- The screenplay written by Roberto Patino has some great lines that relate to ALL wars and ALL war zones and victims, so it is particularly timely against the backdrop of the Ukraine/Russia ongoing assault.
- There is the possibility of continuing this series past the four episodes in the can.
- For my tastes, the constant man-on-man beat-downs could have been reduced to, at most, two. As it is, there are several. I am not a fan, although others will be. I will say that the fight between the fit 48-year-old Benjamin Bratt and the much-younger Freddy Miyares was epic, as was the fight scene between the characters of Parco Delgado and Wilson.
- There were a lot of “war scenes,” which makes sense in that this is a war zone, but who is fighting whom and why is not made perfectly clear, other than the infighting amongst the various New York City sections of Manhattan.
- I also watched a few episodes of the new “Halo” series and “DMZ” is infinitely superior. “Halo” involved killing people that we haven’t even met, let alone learned to care whether they live or die, whereas, in this four-part series, we get to know the characters first.
- One power broker has (supposedly) gained control of water. How? We are told very few of the mechanics of power in this DMZ. Did she take over a dam or what?
- The function or purpose of the United States Army is not made totally clear. Are they trying to take over Manhattan from the locals because the locals are defending their city to the death, as is happening in Ukraine now? Naaaah. The New Yorkers I personally know (and I know a few) would not be fighting to the death against the U.S.’s superior fire power. (They might want better garbage pick-up, however.)
- Other than Rosario’s star turn as the Big Kahuna, the other women get short shrift. The kids actually get more screen time and more lines than the other females, including the girlfriends of characters Skel and Parco.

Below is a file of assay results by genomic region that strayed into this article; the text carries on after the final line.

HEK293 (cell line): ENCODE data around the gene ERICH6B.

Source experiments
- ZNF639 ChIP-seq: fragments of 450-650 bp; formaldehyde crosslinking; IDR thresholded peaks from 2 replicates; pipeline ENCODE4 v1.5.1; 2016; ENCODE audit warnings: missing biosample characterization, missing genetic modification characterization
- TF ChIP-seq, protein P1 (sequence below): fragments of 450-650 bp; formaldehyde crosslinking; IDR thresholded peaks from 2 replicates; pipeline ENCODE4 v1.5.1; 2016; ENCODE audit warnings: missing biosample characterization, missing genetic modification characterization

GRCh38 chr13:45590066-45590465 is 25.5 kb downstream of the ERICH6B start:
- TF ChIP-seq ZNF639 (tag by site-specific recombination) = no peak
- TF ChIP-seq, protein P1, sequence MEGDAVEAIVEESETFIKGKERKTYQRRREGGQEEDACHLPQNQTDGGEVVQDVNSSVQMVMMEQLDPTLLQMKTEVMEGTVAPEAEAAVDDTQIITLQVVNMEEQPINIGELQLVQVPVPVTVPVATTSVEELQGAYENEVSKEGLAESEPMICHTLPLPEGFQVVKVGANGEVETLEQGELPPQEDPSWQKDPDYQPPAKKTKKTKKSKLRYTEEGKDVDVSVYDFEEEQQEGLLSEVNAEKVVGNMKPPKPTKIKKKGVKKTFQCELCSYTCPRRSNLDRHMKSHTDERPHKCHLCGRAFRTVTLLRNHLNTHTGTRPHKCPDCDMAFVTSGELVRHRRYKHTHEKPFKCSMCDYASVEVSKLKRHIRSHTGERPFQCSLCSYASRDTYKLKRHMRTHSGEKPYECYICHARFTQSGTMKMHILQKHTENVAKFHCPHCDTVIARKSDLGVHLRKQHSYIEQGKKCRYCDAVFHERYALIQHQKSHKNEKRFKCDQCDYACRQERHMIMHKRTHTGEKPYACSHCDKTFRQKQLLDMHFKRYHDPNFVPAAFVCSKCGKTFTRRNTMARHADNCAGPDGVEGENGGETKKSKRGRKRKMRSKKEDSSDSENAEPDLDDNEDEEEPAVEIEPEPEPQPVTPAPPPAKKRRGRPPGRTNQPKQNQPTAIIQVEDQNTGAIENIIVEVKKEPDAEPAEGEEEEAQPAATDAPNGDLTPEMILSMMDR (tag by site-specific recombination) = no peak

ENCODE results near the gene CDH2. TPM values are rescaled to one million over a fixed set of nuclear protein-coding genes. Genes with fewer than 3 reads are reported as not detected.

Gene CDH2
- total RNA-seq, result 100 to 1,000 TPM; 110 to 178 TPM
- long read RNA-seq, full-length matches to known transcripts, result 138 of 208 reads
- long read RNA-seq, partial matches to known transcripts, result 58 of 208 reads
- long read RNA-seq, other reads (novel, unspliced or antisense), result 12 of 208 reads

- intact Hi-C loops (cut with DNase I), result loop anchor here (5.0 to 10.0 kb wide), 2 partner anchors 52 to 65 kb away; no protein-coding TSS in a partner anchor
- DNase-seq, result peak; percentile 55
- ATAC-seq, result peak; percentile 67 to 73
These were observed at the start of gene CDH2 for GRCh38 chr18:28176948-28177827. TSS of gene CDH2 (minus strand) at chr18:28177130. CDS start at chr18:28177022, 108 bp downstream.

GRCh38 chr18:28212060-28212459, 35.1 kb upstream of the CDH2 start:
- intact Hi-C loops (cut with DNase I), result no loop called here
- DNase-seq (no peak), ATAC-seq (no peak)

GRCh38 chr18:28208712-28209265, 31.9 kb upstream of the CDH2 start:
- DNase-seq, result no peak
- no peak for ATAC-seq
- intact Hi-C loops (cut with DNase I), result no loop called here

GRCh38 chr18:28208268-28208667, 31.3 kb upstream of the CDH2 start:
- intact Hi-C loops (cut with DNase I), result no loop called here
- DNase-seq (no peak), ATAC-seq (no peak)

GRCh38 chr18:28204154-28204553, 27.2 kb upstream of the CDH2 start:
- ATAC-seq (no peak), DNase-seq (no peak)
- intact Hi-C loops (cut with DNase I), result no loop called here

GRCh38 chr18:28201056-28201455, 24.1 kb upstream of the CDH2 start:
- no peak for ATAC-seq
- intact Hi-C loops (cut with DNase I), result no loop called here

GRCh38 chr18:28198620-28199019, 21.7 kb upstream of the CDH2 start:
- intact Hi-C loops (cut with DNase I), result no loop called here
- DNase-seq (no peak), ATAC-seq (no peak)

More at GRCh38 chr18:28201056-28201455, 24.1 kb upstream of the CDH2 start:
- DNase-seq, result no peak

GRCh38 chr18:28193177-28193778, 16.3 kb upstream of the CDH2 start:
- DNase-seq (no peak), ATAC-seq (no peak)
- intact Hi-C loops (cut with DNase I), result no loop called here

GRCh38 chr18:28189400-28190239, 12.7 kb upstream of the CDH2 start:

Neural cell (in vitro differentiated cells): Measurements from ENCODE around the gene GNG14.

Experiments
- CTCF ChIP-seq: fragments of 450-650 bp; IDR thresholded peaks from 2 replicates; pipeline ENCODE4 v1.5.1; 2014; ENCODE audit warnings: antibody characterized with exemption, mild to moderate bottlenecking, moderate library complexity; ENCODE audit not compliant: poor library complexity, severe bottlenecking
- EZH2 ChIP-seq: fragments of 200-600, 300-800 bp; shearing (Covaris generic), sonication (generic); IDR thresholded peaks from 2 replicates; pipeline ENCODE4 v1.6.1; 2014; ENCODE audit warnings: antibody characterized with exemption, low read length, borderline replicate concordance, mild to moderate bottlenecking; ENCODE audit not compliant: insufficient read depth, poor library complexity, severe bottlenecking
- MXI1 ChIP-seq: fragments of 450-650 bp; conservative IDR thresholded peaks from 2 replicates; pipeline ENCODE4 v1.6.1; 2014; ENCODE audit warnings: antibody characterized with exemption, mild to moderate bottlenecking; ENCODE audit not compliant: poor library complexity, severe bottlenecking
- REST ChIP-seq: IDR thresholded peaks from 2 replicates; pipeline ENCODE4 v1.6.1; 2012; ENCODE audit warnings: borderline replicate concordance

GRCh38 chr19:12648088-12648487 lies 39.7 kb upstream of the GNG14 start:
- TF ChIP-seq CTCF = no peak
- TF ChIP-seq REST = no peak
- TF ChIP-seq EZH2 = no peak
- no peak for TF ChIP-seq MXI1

- Did Coca Cola underwrite a big part of this film’s costs? I ask because of one specific scene. I was reminded of the Coca Cola scene in “Dr. Strangelove,” for some reason, but, today, the specific mention of a product in such glowing terms is usually a product tie-in. I thought the idea that the machine would have ANY Coke cans left in it, or that they wouldn’t be flat, was preposterous. Many of my soft drinks are flat the instant I bring them home from the grocery store, so I found the delicious-ness of Coca Cola to be highly suspect in one scene in the plot.
- The individual(s) manning the radio broadcast(s) are somewhat unclear. Who was it? Who is it going to be?
- Lots of character names are dropped and, eventually, we find out who some of them are, but simply mentioning “Susie” (et. al.) didn’t cut if for me. But, then, I was not a reader of the comic books during their hey-day.
I enjoyed all the lines that underscored the futility of violence as a solution to world problems, and, while I praised them in my original review and even repeated some of those lines, verbatim, with the current world situation, the more the better, so I’m both praising writer/producer Roberto Patino for his excellent work in that regard and saying, “More, please